This review examined recent advances in occupational contact dermatitis (OCD).
Both genetic and environmental factors contribute to OCD. There is continuing growth in our understanding of the genetic factors, particularly related to filaggrin mutations. In spite of increased understanding of irritant exposures, the prevalence of hand eczema in workers with wet work exposures remains high at approximately 20%. Patch test database surveillance systems have documented reductions in the occurrence of sensitivity to some allergens such as chromium wherein regulatory efforts have reduced workplace exposures. These surveillance data have also documented increases in sensitivity to several allergens in particular trades, serving as an effective system to identify new exposure situations or new allergens. The impact of OCD on quality of life and mental health conditions, employment and financial aspects is increasingly documented. Progress in understanding the underreporting of OCD and the underlying reasons continues. Several groups have developed robust multidisciplinary secondary and tertiary prevention programmes and the evaluations demonstrate promise. Although several recent systematic reviews have documented the evidence for various prevention strategies, there is increasing understanding of the gaps in prevention practices in actual workplaces.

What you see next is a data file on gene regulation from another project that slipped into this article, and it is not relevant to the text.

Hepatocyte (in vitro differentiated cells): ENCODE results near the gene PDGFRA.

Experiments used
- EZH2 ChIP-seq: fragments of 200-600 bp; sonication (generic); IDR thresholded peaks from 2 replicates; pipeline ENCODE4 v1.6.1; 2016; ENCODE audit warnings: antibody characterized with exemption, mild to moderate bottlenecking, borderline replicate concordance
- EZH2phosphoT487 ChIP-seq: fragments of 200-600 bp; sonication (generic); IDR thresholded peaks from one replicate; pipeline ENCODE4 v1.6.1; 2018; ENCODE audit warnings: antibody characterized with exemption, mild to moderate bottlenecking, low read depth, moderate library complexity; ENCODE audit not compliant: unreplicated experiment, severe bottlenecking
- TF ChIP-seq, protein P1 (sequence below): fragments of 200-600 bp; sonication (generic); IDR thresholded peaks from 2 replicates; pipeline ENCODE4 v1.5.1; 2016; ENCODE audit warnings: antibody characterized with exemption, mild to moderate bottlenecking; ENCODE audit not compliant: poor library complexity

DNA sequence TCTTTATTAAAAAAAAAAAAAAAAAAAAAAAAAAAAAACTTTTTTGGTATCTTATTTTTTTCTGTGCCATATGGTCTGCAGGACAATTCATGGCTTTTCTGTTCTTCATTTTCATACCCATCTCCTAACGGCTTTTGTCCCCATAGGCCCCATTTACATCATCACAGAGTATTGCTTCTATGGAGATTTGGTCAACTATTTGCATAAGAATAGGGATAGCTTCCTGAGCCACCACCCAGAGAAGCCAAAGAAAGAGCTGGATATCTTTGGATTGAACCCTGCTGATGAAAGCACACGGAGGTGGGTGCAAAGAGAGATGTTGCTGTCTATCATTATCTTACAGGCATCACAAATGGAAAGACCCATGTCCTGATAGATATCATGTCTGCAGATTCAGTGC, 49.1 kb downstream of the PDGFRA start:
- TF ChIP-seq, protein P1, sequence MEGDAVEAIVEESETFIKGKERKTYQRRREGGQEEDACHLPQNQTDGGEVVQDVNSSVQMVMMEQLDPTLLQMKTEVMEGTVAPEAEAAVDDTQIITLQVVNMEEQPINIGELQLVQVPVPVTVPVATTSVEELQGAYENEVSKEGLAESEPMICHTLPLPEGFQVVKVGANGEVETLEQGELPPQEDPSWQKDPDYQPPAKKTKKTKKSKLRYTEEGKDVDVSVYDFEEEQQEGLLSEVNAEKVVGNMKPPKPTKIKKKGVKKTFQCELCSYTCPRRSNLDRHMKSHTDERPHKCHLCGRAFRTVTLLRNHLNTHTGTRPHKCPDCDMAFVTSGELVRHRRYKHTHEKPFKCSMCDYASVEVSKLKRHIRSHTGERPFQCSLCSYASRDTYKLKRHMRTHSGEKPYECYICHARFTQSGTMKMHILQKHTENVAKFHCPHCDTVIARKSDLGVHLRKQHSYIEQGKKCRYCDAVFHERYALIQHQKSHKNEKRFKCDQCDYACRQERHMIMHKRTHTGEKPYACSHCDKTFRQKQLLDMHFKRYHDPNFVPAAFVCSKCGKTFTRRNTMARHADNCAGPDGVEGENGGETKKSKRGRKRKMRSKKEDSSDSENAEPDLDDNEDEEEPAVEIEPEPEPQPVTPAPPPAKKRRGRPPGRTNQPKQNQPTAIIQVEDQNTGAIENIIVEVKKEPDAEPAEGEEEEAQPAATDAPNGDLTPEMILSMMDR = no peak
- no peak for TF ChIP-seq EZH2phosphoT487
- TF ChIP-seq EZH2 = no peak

Understanding of the underlying genetic and environmental agents contributing to OCD is increasing. In spite of progress with reducing exposure to some allergens, the prevalence of OCD continues to be high, particularly related to wet work. New prevention programmes are being developed and evaluated and hold promise for improved outcomes.
aDalla Lana School of Public Health and Department of Medicine, University of Toronto
bDepartment of Occupational and Environmental Health, St Michael's Hospital, Toronto, Ontario, Canada
Correspondence to Dorothy Linn Holness, MD, MHSc, FRCPC, FFOM(Hon), Department of Occupational and Environmental Health, St Michael's Hospital, 30 Bond Street, Toronto, ON M5B 1W8, Canada. Tel: +1 416 864 5074; fax: +1 416 974 5421; e-mail: firstname.lastname@example.org